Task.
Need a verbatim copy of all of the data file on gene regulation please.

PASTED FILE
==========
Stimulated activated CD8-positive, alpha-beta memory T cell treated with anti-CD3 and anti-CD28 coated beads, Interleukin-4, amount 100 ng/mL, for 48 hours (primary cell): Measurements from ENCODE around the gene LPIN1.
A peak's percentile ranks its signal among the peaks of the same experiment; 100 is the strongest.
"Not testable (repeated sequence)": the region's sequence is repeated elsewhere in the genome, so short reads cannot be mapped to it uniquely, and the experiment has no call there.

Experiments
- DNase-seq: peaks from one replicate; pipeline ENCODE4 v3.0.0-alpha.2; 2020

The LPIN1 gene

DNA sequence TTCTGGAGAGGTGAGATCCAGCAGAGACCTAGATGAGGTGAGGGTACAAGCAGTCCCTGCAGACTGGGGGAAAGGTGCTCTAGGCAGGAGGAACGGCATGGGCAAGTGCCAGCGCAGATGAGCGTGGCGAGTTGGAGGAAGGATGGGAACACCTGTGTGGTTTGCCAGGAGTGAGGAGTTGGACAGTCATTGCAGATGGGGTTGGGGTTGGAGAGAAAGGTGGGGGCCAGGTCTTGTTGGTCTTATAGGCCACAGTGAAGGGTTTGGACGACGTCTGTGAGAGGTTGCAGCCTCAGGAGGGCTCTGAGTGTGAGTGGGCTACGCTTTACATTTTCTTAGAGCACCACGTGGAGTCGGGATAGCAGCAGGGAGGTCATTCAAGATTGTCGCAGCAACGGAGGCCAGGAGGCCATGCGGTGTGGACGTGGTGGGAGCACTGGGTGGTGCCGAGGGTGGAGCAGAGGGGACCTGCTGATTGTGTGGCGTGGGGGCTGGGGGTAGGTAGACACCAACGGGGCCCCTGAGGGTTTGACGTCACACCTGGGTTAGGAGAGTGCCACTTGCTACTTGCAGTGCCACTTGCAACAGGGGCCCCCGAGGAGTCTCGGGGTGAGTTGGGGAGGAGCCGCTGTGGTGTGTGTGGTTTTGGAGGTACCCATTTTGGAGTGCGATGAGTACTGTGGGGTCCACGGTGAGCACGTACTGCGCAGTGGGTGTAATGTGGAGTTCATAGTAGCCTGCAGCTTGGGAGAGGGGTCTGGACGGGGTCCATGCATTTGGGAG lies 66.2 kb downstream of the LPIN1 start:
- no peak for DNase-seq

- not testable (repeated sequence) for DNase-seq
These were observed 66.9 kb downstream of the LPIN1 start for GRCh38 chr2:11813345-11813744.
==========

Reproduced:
Stimulated activated CD8-positive, alpha-beta memory T cell treated with anti-CD3 and anti-CD28 coated beads, Interleukin-4, amount 100 ng/mL, for 48 hours (primary cell): Measurements from ENCODE around the gene LPIN1.
A peak's percentile ranks its signal among the peaks of the same experiment; 100 is the strongest.
"Not testable (repeated sequence)": the region's sequence is repeated elsewhere in the genome, so short reads cannot be mapped to it uniquely, and the experiment has no call there.

Experiments
- DNase-seq: peaks from one replicate; pipeline ENCODE4 v3.0.0-alpha.2; 2020

The LPIN1 gene

DNA sequence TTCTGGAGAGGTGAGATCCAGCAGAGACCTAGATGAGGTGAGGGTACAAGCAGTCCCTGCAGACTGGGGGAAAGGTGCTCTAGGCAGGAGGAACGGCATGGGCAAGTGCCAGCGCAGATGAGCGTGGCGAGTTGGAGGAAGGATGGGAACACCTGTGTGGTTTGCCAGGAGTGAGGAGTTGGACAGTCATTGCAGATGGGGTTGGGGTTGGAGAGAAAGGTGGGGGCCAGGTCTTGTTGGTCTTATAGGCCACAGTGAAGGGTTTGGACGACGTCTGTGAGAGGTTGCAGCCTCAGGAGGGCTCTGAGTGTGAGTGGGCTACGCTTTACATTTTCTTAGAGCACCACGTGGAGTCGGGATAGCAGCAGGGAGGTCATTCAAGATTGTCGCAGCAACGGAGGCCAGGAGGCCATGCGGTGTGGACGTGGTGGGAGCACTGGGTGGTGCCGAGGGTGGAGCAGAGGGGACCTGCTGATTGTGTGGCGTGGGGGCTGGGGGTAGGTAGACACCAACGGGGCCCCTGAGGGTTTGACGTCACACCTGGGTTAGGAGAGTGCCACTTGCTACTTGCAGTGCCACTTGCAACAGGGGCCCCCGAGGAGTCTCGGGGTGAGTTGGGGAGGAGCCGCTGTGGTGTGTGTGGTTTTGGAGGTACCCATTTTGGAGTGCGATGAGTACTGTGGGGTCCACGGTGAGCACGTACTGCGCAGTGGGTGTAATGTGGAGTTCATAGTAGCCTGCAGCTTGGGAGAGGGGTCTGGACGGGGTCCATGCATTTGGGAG lies 66.2 kb downstream of the LPIN1 start:
- no peak for DNase-seq

- not testable (repeated sequence) for DNase-seq
These were observed 66.9 kb downstream of the LPIN1 start for GRCh38 chr2:11813345-11813744.